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    3. Location of the incident indicates he was on short final at Hooks airport. Probably a low altitude event.

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    4. Above it says the engine lost power. They had stopped for fuel between Knoxville and Hooks Airport so fuel shouldn't have been an issue. Looking at Google maps there's a large open field just NW of the accident site. Also, although not ideal there was a large ditch just to the left of the flight path. Would have been better than hitting trees. Prayers for the family.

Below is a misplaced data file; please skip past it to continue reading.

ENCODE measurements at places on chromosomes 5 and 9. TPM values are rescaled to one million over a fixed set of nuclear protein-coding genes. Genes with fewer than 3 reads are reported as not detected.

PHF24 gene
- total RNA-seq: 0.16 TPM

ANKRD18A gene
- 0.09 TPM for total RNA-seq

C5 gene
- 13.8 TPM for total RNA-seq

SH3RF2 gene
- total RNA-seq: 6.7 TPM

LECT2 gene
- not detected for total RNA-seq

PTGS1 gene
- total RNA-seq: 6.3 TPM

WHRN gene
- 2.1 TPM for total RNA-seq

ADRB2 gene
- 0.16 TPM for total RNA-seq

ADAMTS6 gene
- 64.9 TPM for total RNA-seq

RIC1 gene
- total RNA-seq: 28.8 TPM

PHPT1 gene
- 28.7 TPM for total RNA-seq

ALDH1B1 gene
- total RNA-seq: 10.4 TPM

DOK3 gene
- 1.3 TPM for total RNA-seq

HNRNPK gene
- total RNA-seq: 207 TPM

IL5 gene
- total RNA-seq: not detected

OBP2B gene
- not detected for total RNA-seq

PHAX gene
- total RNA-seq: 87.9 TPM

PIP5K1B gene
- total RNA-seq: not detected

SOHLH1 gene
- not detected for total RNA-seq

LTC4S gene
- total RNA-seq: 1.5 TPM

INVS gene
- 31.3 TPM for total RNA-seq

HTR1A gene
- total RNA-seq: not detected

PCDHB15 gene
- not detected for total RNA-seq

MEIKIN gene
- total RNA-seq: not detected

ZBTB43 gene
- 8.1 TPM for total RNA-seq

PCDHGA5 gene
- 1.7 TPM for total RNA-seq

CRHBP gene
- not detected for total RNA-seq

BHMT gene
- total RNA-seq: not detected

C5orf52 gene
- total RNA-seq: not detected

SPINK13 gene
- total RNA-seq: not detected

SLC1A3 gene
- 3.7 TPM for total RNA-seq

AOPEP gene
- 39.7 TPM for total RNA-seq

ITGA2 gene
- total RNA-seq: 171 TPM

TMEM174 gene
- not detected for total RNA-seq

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  5. Plane was being delivered from factory by CFI and new owners. That's really all I need to know as to why it crashed on final at Home airport.

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    1. If I win the lottery I think I'll have the brand new Cirrus ferried to me by the manufacturer and one of their test pilots.

      Read this:
      https://www.ntsb.gov/investigations/AccidentReports/Reports/AIR2204.pdf

      and google N707DF - there seems to be a pattern here...

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    2. This was a new G6, has the lock out to preclude "High Boost" mode while in flight below 10,000 feet.

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    3. If you read the NTSB information, Cirrus admits the lockout does not always work, per PIREPS.